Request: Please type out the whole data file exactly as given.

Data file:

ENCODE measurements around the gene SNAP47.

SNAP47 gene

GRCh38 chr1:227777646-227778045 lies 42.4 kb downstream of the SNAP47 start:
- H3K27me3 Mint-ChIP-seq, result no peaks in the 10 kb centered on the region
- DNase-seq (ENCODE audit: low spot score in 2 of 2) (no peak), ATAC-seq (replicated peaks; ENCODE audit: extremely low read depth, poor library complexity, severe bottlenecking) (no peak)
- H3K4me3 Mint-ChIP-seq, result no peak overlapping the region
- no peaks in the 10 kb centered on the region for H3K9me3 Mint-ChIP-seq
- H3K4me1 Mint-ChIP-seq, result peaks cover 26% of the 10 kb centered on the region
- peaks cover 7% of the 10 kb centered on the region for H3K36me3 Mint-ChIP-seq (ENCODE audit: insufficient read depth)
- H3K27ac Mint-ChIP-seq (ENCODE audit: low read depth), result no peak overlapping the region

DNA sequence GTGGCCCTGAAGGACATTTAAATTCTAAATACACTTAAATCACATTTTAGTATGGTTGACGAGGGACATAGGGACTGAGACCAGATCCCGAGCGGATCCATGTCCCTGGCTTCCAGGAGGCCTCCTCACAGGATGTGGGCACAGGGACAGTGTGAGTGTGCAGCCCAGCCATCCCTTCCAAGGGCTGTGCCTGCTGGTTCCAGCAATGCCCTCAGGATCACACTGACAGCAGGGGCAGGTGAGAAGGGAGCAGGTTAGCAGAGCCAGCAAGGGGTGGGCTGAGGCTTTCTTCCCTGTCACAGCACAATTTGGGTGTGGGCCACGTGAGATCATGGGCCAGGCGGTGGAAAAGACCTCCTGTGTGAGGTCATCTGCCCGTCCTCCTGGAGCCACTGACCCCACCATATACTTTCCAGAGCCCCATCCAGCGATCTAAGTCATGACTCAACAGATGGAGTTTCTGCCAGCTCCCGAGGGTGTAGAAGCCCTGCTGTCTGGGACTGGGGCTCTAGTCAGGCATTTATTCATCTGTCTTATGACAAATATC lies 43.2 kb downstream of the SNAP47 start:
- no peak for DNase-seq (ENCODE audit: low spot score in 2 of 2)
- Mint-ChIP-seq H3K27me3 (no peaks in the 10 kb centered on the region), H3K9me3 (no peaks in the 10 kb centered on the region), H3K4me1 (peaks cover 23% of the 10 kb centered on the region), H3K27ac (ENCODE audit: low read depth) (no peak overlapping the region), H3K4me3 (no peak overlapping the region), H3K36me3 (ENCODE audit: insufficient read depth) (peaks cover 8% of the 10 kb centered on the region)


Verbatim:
ENCODE measurements around the gene SNAP47.

SNAP47 gene

GRCh38 chr1:227777646-227778045 lies 42.4 kb downstream of the SNAP47 start:
- H3K27me3 Mint-ChIP-seq, result no peaks in the 10 kb centered on the region
- DNase-seq (ENCODE audit: low spot score in 2 of 2) (no peak), ATAC-seq (replicated peaks; ENCODE audit: extremely low read depth, poor library complexity, severe bottlenecking) (no peak)
- H3K4me3 Mint-ChIP-seq, result no peak overlapping the region
- no peaks in the 10 kb centered on the region for H3K9me3 Mint-ChIP-seq
- H3K4me1 Mint-ChIP-seq, result peaks cover 26% of the 10 kb centered on the region
- peaks cover 7% of the 10 kb centered on the region for H3K36me3 Mint-ChIP-seq (ENCODE audit: insufficient read depth)
- H3K27ac Mint-ChIP-seq (ENCODE audit: low read depth), result no peak overlapping the region

DNA sequence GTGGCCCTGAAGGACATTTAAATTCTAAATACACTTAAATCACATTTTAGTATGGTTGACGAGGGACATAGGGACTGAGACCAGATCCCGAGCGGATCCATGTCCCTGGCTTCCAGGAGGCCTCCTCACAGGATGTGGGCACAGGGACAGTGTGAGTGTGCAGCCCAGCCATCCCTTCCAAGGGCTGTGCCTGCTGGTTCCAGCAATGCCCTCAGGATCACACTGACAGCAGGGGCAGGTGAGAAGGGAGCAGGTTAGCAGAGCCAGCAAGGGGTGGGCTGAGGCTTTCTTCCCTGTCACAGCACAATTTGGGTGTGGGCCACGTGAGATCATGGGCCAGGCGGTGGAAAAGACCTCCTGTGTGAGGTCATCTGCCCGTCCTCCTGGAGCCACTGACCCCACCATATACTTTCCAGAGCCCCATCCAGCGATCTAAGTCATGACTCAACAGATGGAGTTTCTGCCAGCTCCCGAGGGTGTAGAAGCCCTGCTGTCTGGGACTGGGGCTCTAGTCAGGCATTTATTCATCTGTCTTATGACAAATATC lies 43.2 kb downstream of the SNAP47 start:
- no peak for DNase-seq (ENCODE audit: low spot score in 2 of 2)
- Mint-ChIP-seq H3K27me3 (no peaks in the 10 kb centered on the region), H3K9me3 (no peaks in the 10 kb centered on the region), H3K4me1 (peaks cover 23% of the 10 kb centered on the region), H3K27ac (ENCODE audit: low read depth) (no peak overlapping the region), H3K4me3 (no peak overlapping the region), H3K36me3 (ENCODE audit: insufficient read depth) (peaks cover 8% of the 10 kb centered on the region)